Care, Compromise, and Support: SGA vice presidential candidates debate on how they will serve Loyola


Marquette Hall stands on Loyola’s campus last year. Photo credit: File photo

Domonique Tolliver

SGA hosted its vice presidential debate Thursday sparking discussions of how to support the greater Loyola community.

The meeting began with an introduction of the senatorial candidates and quickly followed with vice presidential candidates Angelyss Vasquez, Tyler Sanchez, and Aidan Gibson discussing what sets each of them apart.

Vasquez said being personable and charismatic is unique to her.

“I try to get to know people on a personal level. I can network and make connections with the people who need me to advocate for them,” Vasquez said.

Tyler Sanchez supported his candidacy explaining that his experience with SGA sets him apart.

“Deon and I have been around the block a couple of times,” adding “I have avenues that I can use to empower the others around me,” Sanchez said.

In comparison, freshman Aidan Gibson said he thinks his lack of experience gives him a unique take on the vice presidency.

“As a freshman I bring new blood into this. I am kind, easygoing, and approachable. I’ve never missed a class in college yet and I believe in getting stuff done,” he said.

Candidates were asked how they plan to uplift the students around them and Vasquez said she plans to use her personality to make that connection.

“I will lead with the 3 C’s: compassion, courtesy and conviction to be the welcoming and confident advocate the student body needs,” said Vasquez.

Gibson said being a Christian empowers him to act in an uplifting way.

“I plan to be an assertive, kind and generous leader,” Gibson said.

Sanchez said his experience on the Court of Review will lead him to empower students as individuals.

“I will help them develop their thoughts and bring those thoughts in front of the public,” Sanchez said.

Equity and inclusion along with student safety was at the forefront of viewers’ questions as there has been a rise of race related hate across the country.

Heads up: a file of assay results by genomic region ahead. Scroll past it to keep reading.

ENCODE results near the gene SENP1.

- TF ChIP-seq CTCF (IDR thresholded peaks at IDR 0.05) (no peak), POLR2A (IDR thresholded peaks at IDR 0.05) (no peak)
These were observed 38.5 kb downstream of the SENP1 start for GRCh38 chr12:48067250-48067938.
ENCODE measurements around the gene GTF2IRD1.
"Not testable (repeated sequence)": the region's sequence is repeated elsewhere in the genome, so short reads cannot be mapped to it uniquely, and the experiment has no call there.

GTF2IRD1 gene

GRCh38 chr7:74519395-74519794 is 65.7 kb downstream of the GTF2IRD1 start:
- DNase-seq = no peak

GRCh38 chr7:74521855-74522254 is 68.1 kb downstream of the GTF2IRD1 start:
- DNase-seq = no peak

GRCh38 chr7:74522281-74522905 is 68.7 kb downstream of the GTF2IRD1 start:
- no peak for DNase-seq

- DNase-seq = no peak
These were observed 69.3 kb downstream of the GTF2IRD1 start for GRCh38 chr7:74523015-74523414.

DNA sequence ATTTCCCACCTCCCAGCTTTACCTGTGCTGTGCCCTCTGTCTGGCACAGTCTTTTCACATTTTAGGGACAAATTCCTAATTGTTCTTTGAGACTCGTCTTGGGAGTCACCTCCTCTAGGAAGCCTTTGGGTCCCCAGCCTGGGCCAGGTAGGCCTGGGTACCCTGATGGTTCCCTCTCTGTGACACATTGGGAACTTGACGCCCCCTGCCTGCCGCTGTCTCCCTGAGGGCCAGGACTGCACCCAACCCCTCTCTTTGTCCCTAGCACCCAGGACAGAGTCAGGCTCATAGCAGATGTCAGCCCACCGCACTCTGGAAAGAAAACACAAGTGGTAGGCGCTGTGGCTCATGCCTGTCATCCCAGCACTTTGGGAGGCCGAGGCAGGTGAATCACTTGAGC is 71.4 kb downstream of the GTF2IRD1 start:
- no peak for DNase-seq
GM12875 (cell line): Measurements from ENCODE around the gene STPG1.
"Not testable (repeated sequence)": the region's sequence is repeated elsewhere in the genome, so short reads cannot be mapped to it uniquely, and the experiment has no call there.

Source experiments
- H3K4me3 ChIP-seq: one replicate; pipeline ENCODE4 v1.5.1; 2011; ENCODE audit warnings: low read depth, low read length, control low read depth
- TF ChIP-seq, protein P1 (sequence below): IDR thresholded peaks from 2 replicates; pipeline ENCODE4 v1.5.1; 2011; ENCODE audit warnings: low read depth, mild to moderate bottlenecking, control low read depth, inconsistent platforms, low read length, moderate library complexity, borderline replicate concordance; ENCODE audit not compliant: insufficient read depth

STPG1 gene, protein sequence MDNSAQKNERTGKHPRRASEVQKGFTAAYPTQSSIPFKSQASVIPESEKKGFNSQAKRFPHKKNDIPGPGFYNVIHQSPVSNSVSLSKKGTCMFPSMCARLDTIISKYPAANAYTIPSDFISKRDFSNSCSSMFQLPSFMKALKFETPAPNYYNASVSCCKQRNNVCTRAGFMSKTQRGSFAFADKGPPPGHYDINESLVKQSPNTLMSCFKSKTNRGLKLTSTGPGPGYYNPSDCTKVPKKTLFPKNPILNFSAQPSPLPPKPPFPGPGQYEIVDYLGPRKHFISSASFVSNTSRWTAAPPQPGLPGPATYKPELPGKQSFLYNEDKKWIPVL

“We are committed to advocating for anyone regardless of color,” Gibson said. “We will have educational campaigns during cultural history months. We will push for more classes focused on diversity and inclusion.”

Sanchez said he hopes to increase diversity with Loyola’s faculty and staff to make sure students are represented. Sanchez said he has already been participating in bathroom audits to support Loyola’s nonbinary and transgender community. He has also fought for equal access to menstruation products, he said.

Vasquez said she hopes to combat diversity and inclusion issues by working inside and outside the classroom, adding that expanding the multicultural center will help with this advocacy.

Vasquez said that she wants to make sure students know how to report hate based on discrimination. She wants students to know they are safe to make these reports.

“Students need to know about the committees SGA has that will advocate for them,” Vasquez said.

Gibson added that hate crimes need to be stopped immediately.

“As a person with a disability I have been discriminated against,” Gibson said. “If we can send kindness and love to survivors that would help show our support.”

Vasquez, Sanchez and Gibson agreed that the bias reporting system need to be funded to match the gravity of the office.

Sanchez said the university needs to make sure that the Office of Diversity and Inclusion, the Women’s Resource Center and the Title IX office handle sensitive issues that need to be supported fully.

“Shining a light on the problems within the reporting system itself experience in the reporting system itself needs to be shown,” Sanchez said. The transparency we need is not there.”

Questions posed to Vice President candidates focused on how they will bridge the gap between the University and the student body, their equity and inclusion efforts and their roles as SGA VP in relation to their cabinet and the community.

The moderator asked candidates what the role of the vice president is in one word.

Sanchez said it is focused on support.

Gibson opted for ‘care,’ and Vasquez said ‘compromise’ stood out to her.